Institute for War and Peace Reporting | Giving Voice, Driving Change

Traditional Fur Trade Revives

The trade in karakul lambskin is picking up, bringing much-needed revenue to farmers.
By Sayed Yaqub Ibrahimi
Karakul has long been a symbol of Afghanistan – so much so that president Hamed Karzai chose a hat made out of the curly lambskin as his trademark.



The beautiful silky fur, made from the skins of newborn lambs of the karakul sheep, fetch a high price on the international market. Many farmers in Afghanistan’s north are now looking to the karakul trade as a way out of poverty.



Abdul Khaliq, 55, is descended from a long line of karakul sheep farmers in Jowzjan province. He has a herd of 200 grazing in the desert area known as Dasht-e-Laili.



Holding a few pelts in his hands, Abdul Khaliq was trying to sell them at the karakul bazaar in Mazar-e-Sharif.



“This is one of the best sources of income for us,” he told IWPR. “I am here to get a good price for my pelts.”



Breeding karakul sheep is difficult and time-consuming, said 55-year-old Abdul Khaliq, who has been in the business since childhood.



“I have been grazing karakul sheep since I was kid. I’ve spent more time with my sheep than with my family over the years,” he laughed, adding that most of his relatives are in the same business.



From mid-February until mid-May, the birthing season for karakul sheep, farmers like Abdul Khaliq spend virtually all their time with their flocks. The lambs must be slaughtered immediately after birth so as to preserve the sheen and tightness of the curls – and thus the value.



“If it feels the wind, or if its mother licks it, the fur loses softness and value,” he said.



The karakul business is only now coming back to life after decades of neglect.



Prior to the Soviet invasion in 1979, Afghanistan exported over three million karakul skins a year, according to Zikrullah Aryan, head of the karakul export department at the ministry of commerce. At an average cost of 20 US dollars per pelt, the trade brought in over 60 million dollars annually.



Over the two decades of years of war, exports fell to about 200,000 skins a year. Under the Taleban, karakul production shut down almost entirely, after the regime banned the slaughter of newborn lambs on moral grounds.



After the fall of the Taleban, the trade revived. In 2005, according to Aryan, Afghanistan exported 536,000 pelts, a 42 per cent increase on the previous year.



Most of the skins went to Europe. “Exports of karakul pelts to European markets in 2005 were the highest in 25 years,” said Aryan.



Prices have also risen, he added. A good quality skin can now fetch 45 dollars on the European market, which means a 2.5 million dollar boost to Afghanistan’s much-needed export revenue. Aryan predicts a further rise in earnings, “Exports are expected to rise to 800,000 pelts in 2006.”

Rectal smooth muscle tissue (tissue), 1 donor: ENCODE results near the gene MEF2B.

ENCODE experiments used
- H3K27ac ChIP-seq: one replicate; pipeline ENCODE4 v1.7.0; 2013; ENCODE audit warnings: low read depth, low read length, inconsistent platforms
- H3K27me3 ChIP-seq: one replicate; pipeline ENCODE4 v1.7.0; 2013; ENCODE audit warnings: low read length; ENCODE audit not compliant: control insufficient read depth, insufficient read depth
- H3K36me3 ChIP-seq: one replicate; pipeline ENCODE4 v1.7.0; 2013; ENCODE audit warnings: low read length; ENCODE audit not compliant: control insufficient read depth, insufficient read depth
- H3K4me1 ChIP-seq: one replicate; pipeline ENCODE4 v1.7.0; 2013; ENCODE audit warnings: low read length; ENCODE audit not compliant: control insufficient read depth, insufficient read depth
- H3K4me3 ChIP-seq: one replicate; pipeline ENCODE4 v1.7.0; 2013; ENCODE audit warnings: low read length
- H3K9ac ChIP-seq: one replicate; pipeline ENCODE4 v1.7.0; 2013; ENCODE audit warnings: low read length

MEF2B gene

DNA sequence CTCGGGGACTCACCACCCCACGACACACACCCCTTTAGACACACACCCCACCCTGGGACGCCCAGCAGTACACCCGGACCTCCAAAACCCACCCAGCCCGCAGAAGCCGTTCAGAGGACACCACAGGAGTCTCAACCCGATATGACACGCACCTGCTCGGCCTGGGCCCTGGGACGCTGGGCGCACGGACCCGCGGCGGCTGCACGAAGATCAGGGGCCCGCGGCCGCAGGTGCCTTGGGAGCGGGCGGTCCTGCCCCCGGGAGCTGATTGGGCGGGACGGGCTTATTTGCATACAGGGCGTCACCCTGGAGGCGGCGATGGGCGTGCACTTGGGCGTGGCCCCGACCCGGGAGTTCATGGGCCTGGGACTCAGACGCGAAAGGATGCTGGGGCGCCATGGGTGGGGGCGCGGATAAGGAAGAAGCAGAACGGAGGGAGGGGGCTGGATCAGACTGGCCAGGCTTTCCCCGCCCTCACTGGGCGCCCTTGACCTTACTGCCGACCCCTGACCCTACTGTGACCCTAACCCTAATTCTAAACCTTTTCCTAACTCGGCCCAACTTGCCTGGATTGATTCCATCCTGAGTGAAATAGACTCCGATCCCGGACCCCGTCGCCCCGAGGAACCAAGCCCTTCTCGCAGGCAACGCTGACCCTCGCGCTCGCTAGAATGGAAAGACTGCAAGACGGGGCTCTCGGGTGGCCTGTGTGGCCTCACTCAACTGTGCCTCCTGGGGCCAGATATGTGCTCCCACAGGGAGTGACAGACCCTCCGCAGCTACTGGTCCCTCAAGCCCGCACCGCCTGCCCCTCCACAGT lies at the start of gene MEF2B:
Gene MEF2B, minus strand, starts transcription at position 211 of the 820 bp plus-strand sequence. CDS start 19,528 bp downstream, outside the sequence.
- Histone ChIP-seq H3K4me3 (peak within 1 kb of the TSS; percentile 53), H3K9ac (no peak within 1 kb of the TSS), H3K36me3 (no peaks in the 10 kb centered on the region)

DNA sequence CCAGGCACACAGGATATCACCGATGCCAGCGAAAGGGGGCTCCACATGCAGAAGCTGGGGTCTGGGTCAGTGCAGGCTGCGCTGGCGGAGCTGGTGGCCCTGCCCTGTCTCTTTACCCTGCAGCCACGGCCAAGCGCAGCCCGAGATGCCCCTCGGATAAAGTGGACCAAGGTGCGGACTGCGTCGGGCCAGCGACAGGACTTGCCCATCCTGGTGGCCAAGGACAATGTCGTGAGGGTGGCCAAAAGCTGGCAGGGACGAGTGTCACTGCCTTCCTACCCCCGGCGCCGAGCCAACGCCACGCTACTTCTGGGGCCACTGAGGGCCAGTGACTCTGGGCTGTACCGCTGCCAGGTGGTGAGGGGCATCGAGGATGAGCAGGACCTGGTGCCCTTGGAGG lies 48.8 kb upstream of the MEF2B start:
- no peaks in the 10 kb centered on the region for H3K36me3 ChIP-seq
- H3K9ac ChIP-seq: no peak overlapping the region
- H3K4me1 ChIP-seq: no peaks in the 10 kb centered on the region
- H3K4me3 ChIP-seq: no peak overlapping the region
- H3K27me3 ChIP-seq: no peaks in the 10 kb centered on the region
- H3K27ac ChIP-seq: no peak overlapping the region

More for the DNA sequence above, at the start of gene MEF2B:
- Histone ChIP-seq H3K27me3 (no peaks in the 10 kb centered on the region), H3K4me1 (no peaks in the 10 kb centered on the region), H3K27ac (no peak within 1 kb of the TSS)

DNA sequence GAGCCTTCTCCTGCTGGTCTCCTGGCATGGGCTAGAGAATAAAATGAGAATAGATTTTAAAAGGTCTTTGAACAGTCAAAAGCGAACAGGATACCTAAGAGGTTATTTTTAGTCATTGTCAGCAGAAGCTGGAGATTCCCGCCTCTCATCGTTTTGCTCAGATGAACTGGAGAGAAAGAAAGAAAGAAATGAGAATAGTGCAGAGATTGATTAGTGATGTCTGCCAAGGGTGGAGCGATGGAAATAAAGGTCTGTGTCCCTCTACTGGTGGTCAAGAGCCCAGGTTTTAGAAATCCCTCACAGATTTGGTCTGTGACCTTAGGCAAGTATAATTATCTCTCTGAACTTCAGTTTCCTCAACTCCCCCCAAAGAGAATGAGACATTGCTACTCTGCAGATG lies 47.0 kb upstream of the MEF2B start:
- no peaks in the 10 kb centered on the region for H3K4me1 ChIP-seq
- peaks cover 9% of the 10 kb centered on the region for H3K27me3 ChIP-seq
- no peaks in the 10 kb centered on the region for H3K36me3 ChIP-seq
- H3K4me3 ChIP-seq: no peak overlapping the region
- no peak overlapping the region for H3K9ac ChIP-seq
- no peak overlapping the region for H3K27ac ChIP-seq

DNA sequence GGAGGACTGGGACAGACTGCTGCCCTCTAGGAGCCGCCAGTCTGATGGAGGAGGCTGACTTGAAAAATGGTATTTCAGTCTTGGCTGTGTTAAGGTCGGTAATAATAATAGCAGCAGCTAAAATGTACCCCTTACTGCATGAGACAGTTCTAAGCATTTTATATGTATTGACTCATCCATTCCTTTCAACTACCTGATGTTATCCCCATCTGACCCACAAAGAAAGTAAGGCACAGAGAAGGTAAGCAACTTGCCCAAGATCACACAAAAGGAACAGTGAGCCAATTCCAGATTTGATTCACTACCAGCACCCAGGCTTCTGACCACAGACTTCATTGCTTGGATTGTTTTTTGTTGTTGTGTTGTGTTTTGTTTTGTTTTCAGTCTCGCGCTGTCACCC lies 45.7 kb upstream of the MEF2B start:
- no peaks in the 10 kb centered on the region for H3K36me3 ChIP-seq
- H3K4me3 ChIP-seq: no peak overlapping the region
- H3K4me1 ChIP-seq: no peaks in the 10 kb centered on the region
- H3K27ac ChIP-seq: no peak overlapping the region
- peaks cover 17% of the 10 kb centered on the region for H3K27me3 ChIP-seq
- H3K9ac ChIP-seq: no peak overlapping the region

Afghanistan is now the world’s main source of karakul, said Aryan, and enjoys the reputation of producing the highest-quality skins. The country produces certain colours such as reddish brown and gold which are rare elsewhere.



Northern provinces such as Balkh, Sar-e-Pul, Jowzjan, Kunduz and Takhar are the main karakul breeding areas in Afghanistan.



The agriculture ministry used to maintain large breeding farms in the north, but these were destroyed during the decades of conflict, said Katib Shams, head of the agriculture department for Balkh province.



“We have now started setting up karakul sheep farms again in those provinces where they used to be common,” said Shams.



The state-run stock farms raises rams which are then distributed to farmers for breeding. One farm with 290 rams has been established in Balkh, according to Shams. But capacity is still lagging far behind demand.



Farmers in the private complain that the government’s regional agriculture department is not supporting them enough.



“Most of my sheep died of disease last year,” said Nazar Mohammad, a sheep farmer in Balkh. “We went to the agriculture department many times but they didn’t give us any medicine.” Local medication has not proved effective, he said, adding that “if this continues, all of our sheep will die”.



Shams said the agriculture department did have medicine and would be happy to help, and would also provide vets to help with sick sheep. “We are trying to solve the farmers’ veterinary problems with the help of the agriculture ministry and donor countries,” he said.





But he said farmers needed to observe normal working hours, “Some farmers come to us after official hours. So when we cannot help them, they complain without coming back to us.”



Day-old lambskins are sold untreated at local bazaars, but those skins intended for export go through a long curing process. They are placed in a pool of salted water for approximately two weeks, and then dried in the sun, sorted by quality and priced for export.



Karakul, also marketed as “Persian lamb”, is unpopular with animal rights activists outside Afghanistan, who call it “the cruelest fur” because of the practice of slaughtering newborn lambs.



But for local Afghan karakul farmers, the revival in the trade is a godsend. One karakul skin can be sold for 30 dollars in Mazar-e-Sharif, a princely sum for a rural Afghan whose annual income may not exceed 200 dollars.



Despite the protests of activists, karakul is popular in Europe, where it is used for hats, coats and jackets for women.



Maulawi Abdullah, a religious leader in Mazar-e-Sharif, dismissed concerns over the killing of newborn lambs. “God created sheep for His human beings, and they may slaughter them whenever they want,” he said.



Sayed Yaqub Ibrahimi is an IWPR staff reporter in Mazar-e-Sharif.